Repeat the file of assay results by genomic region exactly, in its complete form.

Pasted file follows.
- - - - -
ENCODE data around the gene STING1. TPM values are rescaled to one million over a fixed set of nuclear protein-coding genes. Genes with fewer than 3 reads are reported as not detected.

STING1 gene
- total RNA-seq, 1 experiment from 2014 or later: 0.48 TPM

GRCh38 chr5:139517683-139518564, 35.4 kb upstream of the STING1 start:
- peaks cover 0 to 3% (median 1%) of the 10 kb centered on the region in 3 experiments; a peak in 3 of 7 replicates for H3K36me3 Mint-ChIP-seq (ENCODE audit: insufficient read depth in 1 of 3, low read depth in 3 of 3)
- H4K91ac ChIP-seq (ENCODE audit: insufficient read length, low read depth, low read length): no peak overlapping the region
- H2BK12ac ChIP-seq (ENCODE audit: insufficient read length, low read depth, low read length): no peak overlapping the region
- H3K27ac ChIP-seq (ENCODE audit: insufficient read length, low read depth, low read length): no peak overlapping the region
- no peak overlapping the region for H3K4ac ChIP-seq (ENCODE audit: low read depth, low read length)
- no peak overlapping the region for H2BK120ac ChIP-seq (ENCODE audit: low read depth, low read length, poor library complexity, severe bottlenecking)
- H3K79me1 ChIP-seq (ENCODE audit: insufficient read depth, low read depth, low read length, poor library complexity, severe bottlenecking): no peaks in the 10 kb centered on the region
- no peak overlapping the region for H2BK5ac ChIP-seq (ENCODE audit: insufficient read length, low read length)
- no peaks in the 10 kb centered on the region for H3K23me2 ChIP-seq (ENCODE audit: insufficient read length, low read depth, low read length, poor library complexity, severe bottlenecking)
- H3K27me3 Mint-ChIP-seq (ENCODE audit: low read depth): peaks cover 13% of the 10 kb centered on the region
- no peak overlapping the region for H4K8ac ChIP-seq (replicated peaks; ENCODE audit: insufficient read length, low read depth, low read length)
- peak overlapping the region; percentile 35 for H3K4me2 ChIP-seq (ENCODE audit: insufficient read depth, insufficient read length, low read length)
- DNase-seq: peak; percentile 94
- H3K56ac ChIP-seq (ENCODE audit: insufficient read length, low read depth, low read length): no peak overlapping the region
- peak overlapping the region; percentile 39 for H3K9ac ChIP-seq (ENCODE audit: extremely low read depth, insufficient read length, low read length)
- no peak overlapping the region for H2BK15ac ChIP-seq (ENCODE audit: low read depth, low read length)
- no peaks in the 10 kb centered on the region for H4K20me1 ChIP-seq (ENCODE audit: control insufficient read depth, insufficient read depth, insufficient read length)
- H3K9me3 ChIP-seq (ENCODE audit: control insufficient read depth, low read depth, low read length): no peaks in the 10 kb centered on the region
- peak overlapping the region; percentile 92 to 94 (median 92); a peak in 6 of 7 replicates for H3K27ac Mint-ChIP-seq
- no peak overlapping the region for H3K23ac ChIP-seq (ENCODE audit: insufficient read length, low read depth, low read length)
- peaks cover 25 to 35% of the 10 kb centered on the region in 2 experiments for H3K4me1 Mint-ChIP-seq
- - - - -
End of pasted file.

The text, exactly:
ENCODE data around the gene STING1. TPM values are rescaled to one million over a fixed set of nuclear protein-coding genes. Genes with fewer than 3 reads are reported as not detected.

STING1 gene
- total RNA-seq, 1 experiment from 2014 or later: 0.48 TPM

GRCh38 chr5:139517683-139518564, 35.4 kb upstream of the STING1 start:
- peaks cover 0 to 3% (median 1%) of the 10 kb centered on the region in 3 experiments; a peak in 3 of 7 replicates for H3K36me3 Mint-ChIP-seq (ENCODE audit: insufficient read depth in 1 of 3, low read depth in 3 of 3)
- H4K91ac ChIP-seq (ENCODE audit: insufficient read length, low read depth, low read length): no peak overlapping the region
- H2BK12ac ChIP-seq (ENCODE audit: insufficient read length, low read depth, low read length): no peak overlapping the region
- H3K27ac ChIP-seq (ENCODE audit: insufficient read length, low read depth, low read length): no peak overlapping the region
- no peak overlapping the region for H3K4ac ChIP-seq (ENCODE audit: low read depth, low read length)
- no peak overlapping the region for H2BK120ac ChIP-seq (ENCODE audit: low read depth, low read length, poor library complexity, severe bottlenecking)
- H3K79me1 ChIP-seq (ENCODE audit: insufficient read depth, low read depth, low read length, poor library complexity, severe bottlenecking): no peaks in the 10 kb centered on the region
- no peak overlapping the region for H2BK5ac ChIP-seq (ENCODE audit: insufficient read length, low read length)
- no peaks in the 10 kb centered on the region for H3K23me2 ChIP-seq (ENCODE audit: insufficient read length, low read depth, low read length, poor library complexity, severe bottlenecking)
- H3K27me3 Mint-ChIP-seq (ENCODE audit: low read depth): peaks cover 13% of the 10 kb centered on the region
- no peak overlapping the region for H4K8ac ChIP-seq (replicated peaks; ENCODE audit: insufficient read length, low read depth, low read length)
- peak overlapping the region; percentile 35 for H3K4me2 ChIP-seq (ENCODE audit: insufficient read depth, insufficient read length, low read length)
- DNase-seq: peak; percentile 94
- H3K56ac ChIP-seq (ENCODE audit: insufficient read length, low read depth, low read length): no peak overlapping the region
- peak overlapping the region; percentile 39 for H3K9ac ChIP-seq (ENCODE audit: extremely low read depth, insufficient read length, low read length)
- no peak overlapping the region for H2BK15ac ChIP-seq (ENCODE audit: low read depth, low read length)
- no peaks in the 10 kb centered on the region for H4K20me1 ChIP-seq (ENCODE audit: control insufficient read depth, insufficient read depth, insufficient read length)
- H3K9me3 ChIP-seq (ENCODE audit: control insufficient read depth, low read depth, low read length): no peaks in the 10 kb centered on the region
- peak overlapping the region; percentile 92 to 94 (median 92); a peak in 6 of 7 replicates for H3K27ac Mint-ChIP-seq
- no peak overlapping the region for H3K23ac ChIP-seq (ENCODE audit: insufficient read length, low read depth, low read length)
- peaks cover 25 to 35% of the 10 kb centered on the region in 2 experiments for H3K4me1 Mint-ChIP-seq